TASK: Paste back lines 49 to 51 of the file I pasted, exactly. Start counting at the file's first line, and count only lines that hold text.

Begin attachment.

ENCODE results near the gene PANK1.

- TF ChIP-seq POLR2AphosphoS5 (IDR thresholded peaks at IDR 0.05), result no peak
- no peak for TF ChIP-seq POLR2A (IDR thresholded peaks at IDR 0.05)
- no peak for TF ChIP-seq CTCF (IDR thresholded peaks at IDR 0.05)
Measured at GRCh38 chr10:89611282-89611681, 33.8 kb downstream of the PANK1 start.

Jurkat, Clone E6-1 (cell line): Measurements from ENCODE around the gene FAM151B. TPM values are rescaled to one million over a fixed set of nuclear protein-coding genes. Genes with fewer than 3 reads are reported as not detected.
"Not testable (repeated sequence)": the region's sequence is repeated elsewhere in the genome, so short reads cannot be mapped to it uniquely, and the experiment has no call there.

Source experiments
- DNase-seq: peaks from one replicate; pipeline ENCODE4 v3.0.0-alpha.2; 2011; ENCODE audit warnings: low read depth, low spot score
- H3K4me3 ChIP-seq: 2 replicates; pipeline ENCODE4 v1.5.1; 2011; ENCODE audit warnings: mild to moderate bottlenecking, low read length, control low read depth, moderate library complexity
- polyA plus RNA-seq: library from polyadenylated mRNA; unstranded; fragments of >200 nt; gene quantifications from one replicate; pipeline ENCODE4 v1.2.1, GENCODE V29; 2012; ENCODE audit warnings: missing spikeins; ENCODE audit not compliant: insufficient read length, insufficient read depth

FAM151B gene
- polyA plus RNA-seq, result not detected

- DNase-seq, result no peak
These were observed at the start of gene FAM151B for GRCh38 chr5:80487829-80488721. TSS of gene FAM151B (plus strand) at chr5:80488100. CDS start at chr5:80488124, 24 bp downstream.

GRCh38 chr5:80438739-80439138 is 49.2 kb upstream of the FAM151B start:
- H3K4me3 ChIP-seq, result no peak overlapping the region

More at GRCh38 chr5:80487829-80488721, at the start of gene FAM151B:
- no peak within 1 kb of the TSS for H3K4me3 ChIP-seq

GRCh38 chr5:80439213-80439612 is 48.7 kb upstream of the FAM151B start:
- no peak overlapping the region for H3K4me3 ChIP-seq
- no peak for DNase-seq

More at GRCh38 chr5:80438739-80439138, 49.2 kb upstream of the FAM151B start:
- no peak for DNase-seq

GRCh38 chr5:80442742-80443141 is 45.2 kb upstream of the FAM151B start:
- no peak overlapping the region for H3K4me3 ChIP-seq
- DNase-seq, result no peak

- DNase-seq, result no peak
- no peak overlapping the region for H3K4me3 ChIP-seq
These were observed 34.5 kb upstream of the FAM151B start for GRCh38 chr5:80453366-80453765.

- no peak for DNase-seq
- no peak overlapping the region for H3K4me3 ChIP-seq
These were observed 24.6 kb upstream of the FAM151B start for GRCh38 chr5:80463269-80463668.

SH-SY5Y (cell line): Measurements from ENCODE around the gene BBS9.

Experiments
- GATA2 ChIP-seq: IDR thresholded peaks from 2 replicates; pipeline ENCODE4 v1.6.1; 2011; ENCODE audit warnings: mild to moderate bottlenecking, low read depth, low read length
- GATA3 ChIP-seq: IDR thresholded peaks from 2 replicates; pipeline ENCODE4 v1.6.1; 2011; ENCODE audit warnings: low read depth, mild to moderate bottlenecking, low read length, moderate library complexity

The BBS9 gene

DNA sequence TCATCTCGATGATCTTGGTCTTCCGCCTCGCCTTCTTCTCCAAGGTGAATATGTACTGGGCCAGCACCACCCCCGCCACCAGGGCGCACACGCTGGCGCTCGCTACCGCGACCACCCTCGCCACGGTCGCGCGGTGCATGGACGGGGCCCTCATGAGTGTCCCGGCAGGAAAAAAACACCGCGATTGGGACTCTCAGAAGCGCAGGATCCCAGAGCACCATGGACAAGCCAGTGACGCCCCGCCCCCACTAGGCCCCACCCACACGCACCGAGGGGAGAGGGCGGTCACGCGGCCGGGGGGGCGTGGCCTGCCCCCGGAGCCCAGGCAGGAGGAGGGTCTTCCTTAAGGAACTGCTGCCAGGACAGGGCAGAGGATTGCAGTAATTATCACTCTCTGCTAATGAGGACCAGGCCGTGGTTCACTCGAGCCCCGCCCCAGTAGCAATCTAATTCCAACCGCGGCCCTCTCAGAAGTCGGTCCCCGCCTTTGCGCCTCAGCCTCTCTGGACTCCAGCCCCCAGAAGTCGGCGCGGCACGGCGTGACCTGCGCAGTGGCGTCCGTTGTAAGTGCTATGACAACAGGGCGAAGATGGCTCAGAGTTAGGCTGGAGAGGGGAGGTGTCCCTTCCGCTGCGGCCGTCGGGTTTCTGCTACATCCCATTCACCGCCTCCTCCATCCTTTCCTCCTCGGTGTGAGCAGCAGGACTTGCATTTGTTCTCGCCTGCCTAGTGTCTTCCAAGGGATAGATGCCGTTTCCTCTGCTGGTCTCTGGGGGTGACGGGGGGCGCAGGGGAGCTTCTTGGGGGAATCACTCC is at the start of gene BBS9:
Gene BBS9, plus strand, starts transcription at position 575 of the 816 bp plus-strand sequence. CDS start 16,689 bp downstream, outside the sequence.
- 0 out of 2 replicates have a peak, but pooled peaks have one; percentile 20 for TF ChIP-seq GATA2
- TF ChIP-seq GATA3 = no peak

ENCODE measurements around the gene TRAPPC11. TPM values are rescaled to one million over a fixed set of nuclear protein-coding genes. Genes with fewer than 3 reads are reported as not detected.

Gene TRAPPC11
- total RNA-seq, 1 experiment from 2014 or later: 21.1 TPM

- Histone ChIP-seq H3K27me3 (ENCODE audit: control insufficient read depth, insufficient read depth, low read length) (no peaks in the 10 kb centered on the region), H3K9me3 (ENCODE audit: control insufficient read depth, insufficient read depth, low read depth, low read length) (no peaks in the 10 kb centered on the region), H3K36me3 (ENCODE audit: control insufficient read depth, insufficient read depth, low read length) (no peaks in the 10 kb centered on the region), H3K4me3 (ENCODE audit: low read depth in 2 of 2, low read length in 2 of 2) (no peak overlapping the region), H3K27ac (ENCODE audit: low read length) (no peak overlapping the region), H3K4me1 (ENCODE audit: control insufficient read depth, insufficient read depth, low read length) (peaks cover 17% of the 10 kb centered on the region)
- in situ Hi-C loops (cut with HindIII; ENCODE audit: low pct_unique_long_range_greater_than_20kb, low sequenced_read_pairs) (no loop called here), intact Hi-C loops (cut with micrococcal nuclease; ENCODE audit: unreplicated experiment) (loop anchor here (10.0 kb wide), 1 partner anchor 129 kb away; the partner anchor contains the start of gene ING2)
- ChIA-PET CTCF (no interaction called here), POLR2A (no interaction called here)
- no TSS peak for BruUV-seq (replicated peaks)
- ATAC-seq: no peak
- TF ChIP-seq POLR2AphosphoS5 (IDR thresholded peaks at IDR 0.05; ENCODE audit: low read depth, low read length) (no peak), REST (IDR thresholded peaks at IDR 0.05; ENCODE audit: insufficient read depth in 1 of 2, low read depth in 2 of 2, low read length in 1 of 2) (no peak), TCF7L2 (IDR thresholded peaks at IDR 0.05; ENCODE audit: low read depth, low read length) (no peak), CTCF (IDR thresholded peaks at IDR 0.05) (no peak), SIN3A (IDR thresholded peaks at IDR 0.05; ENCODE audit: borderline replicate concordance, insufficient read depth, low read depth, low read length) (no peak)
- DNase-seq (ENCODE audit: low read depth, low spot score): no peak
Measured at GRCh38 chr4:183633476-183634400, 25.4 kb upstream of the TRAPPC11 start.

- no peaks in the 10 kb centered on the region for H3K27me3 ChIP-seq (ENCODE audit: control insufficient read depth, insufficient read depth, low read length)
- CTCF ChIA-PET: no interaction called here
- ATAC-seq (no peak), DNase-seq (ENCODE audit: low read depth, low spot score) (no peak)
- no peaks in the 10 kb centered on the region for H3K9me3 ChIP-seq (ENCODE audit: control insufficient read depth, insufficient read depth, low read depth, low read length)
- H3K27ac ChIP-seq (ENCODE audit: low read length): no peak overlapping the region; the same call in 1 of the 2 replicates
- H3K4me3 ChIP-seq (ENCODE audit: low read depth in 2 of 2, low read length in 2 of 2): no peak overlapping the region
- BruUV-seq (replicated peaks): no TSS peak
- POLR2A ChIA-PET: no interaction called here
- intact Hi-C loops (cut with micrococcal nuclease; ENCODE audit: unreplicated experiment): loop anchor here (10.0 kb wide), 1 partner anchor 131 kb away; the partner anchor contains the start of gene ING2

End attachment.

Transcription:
- no TSS peak for BruUV-seq (replicated peaks)
- ATAC-seq: no peak
- TF ChIP-seq POLR2AphosphoS5 (IDR thresholded peaks at IDR 0.05; ENCODE audit: low read depth, low read length) (no peak), REST (IDR thresholded peaks at IDR 0.05; ENCODE audit: insufficient read depth in 1 of 2, low read depth in 2 of 2, low read length in 1 of 2) (no peak), TCF7L2 (IDR thresholded peaks at IDR 0.05; ENCODE audit: low read depth, low read length) (no peak), CTCF (IDR thresholded peaks at IDR 0.05) (no peak), SIN3A (IDR thresholded peaks at IDR 0.05; ENCODE audit: borderline replicate concordance, insufficient read depth, low read depth, low read length) (no peak)